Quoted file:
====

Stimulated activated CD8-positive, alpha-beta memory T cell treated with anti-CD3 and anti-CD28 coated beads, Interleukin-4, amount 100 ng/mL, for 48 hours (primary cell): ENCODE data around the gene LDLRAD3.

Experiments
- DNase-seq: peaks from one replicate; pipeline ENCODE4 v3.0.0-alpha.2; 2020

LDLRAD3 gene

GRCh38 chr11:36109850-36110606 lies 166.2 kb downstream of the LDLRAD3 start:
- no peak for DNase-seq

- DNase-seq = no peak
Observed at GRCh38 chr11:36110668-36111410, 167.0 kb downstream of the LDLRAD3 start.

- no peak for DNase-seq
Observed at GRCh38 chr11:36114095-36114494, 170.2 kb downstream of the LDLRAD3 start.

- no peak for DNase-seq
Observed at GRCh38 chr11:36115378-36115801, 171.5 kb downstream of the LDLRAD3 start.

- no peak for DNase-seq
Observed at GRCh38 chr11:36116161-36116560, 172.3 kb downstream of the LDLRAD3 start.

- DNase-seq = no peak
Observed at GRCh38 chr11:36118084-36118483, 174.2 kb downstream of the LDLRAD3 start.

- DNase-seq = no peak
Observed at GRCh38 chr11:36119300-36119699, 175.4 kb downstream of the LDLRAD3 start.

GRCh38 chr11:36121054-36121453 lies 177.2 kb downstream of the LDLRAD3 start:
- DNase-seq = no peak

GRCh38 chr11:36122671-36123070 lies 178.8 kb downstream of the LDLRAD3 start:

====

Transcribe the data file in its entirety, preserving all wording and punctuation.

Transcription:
Stimulated activated CD8-positive, alpha-beta memory T cell treated with anti-CD3 and anti-CD28 coated beads, Interleukin-4, amount 100 ng/mL, for 48 hours (primary cell): ENCODE data around the gene LDLRAD3.

Experiments
- DNase-seq: peaks from one replicate; pipeline ENCODE4 v3.0.0-alpha.2; 2020

LDLRAD3 gene

GRCh38 chr11:36109850-36110606 lies 166.2 kb downstream of the LDLRAD3 start:
- no peak for DNase-seq

- DNase-seq = no peak
Observed at GRCh38 chr11:36110668-36111410, 167.0 kb downstream of the LDLRAD3 start.

- no peak for DNase-seq
Observed at GRCh38 chr11:36114095-36114494, 170.2 kb downstream of the LDLRAD3 start.

- no peak for DNase-seq
Observed at GRCh38 chr11:36115378-36115801, 171.5 kb downstream of the LDLRAD3 start.

- no peak for DNase-seq
Observed at GRCh38 chr11:36116161-36116560, 172.3 kb downstream of the LDLRAD3 start.

- DNase-seq = no peak
Observed at GRCh38 chr11:36118084-36118483, 174.2 kb downstream of the LDLRAD3 start.

- DNase-seq = no peak
Observed at GRCh38 chr11:36119300-36119699, 175.4 kb downstream of the LDLRAD3 start.

GRCh38 chr11:36121054-36121453 lies 177.2 kb downstream of the LDLRAD3 start:
- DNase-seq = no peak

GRCh38 chr11:36122671-36123070 lies 178.8 kb downstream of the LDLRAD3 start: